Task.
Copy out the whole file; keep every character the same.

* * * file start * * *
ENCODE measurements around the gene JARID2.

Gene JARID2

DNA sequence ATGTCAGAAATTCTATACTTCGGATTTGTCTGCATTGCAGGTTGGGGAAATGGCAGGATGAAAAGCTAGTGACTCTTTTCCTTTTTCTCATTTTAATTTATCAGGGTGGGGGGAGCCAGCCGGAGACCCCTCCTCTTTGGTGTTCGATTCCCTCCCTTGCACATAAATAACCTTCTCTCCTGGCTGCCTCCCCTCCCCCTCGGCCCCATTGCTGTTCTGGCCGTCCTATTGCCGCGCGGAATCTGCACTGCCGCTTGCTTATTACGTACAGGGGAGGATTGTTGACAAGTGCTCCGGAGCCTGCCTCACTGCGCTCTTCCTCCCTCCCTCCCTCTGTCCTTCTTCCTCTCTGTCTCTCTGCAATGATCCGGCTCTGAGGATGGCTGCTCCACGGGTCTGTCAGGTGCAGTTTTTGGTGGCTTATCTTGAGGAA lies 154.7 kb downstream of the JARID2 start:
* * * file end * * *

ENCODE measurements around the gene JARID2.

Gene JARID2

DNA sequence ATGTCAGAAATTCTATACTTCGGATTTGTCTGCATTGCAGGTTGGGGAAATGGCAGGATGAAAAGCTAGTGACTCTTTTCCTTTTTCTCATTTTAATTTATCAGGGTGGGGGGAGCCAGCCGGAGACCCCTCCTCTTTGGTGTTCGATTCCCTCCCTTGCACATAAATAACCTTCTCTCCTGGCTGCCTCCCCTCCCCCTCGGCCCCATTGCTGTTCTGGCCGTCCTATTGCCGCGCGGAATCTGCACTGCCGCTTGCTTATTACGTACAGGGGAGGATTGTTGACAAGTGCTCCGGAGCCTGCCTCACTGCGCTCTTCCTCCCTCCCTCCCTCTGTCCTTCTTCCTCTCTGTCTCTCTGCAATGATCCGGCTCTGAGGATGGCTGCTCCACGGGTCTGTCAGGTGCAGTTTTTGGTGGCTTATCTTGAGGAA lies 154.7 kb downstream of the JARID2 start: